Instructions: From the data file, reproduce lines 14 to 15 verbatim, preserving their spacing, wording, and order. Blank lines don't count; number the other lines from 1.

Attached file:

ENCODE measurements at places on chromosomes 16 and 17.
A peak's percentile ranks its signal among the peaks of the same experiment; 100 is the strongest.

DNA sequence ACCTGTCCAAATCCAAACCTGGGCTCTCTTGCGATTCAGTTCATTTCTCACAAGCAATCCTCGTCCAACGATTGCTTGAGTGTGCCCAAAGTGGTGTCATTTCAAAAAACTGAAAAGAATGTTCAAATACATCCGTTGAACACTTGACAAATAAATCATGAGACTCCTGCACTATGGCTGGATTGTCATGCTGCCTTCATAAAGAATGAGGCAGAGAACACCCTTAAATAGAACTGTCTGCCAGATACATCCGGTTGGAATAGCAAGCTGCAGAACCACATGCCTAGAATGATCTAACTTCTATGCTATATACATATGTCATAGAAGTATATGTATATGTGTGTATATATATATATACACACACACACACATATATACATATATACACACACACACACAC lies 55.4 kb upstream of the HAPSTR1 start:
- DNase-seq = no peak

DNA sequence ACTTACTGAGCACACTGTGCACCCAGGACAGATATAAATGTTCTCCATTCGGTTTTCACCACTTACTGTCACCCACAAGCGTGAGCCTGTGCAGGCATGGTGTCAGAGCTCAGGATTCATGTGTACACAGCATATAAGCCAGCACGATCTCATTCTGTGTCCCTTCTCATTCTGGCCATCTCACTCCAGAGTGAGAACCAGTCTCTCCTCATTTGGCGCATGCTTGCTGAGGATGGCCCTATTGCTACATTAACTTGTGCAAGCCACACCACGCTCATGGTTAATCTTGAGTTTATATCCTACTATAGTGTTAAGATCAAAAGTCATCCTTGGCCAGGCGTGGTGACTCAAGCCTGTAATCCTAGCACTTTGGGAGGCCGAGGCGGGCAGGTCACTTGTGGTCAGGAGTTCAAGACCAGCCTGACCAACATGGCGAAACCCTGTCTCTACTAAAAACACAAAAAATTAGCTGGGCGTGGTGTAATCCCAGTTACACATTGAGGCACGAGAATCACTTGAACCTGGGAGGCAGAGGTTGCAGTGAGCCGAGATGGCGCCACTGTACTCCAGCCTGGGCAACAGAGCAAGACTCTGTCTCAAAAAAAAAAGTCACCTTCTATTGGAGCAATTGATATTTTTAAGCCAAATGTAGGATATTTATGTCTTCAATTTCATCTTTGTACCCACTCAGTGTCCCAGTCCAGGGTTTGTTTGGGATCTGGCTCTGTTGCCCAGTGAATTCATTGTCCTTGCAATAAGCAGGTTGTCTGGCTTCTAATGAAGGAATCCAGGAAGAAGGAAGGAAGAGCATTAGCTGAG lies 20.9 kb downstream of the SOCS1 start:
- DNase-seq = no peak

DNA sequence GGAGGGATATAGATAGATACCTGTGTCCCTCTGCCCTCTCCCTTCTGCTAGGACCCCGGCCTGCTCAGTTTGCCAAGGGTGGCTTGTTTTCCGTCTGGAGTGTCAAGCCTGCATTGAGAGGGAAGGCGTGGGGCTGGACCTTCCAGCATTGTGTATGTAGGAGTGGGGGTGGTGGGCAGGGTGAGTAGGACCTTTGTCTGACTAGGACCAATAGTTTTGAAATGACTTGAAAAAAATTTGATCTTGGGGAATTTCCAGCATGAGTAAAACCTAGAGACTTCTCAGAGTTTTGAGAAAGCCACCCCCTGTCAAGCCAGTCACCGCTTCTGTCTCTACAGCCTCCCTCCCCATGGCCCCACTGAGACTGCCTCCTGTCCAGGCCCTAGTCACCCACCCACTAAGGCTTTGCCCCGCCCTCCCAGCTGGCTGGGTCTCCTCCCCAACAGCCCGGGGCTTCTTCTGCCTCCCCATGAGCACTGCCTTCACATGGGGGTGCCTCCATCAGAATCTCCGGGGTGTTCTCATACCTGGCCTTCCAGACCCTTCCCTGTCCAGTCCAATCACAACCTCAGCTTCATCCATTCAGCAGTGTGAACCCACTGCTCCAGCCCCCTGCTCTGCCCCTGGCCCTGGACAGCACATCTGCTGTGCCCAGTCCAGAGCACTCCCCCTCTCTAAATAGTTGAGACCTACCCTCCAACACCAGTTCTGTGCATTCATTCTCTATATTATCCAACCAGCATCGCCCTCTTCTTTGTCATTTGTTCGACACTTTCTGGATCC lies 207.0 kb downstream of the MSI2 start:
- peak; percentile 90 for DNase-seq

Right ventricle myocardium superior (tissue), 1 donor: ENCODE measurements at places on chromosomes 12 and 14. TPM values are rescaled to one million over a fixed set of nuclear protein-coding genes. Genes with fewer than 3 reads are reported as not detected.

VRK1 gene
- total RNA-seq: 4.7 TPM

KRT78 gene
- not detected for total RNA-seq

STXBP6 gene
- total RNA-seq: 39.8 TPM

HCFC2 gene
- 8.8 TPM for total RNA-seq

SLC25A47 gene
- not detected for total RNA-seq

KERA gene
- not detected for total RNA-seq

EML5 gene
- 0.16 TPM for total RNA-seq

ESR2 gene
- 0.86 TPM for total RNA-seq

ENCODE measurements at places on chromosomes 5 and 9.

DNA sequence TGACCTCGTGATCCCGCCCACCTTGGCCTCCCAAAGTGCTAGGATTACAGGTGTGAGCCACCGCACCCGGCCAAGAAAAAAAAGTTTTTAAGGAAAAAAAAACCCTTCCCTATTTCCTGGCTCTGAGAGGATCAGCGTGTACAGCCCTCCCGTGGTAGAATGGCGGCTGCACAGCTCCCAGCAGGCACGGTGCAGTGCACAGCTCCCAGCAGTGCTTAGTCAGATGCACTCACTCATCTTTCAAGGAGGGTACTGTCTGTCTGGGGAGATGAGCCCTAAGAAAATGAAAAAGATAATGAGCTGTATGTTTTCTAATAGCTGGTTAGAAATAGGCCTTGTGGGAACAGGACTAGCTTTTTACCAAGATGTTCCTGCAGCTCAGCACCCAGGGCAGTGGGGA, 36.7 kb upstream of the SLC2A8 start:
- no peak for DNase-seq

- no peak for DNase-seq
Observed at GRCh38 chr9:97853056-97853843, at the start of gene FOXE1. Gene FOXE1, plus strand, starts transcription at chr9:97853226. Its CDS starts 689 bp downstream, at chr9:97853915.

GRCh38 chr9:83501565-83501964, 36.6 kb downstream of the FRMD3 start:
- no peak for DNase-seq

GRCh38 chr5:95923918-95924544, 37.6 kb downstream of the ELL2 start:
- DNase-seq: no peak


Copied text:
STXBP6 gene
- total RNA-seq: 39.8 TPM